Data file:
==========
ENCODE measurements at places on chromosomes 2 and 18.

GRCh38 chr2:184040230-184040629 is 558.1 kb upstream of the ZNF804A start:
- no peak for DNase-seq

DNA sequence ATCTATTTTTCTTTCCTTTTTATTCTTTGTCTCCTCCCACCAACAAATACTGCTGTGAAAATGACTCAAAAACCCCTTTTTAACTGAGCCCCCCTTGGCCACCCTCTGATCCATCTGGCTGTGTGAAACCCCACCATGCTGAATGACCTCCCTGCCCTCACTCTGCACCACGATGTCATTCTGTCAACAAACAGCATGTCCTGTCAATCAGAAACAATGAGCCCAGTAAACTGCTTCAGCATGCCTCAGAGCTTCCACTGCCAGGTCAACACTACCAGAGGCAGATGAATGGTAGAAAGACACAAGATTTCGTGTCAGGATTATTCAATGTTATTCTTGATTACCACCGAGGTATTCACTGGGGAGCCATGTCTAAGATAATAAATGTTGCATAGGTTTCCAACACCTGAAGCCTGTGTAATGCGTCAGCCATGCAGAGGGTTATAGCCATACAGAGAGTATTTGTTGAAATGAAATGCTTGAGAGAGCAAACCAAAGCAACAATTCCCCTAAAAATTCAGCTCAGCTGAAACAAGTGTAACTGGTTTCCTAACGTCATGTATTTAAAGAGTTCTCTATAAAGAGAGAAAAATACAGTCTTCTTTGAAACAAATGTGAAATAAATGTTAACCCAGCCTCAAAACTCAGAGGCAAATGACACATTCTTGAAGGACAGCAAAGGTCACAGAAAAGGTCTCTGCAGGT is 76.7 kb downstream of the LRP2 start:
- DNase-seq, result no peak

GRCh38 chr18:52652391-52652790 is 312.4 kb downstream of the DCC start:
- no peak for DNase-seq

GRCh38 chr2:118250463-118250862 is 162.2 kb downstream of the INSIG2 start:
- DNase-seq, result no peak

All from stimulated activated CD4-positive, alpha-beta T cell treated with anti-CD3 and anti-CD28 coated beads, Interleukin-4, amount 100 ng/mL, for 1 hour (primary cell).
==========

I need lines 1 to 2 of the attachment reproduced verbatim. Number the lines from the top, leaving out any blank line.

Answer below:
ENCODE measurements at places on chromosomes 2 and 18.

GRCh38 chr2:184040230-184040629 is 558.1 kb upstream of the ZNF804A start: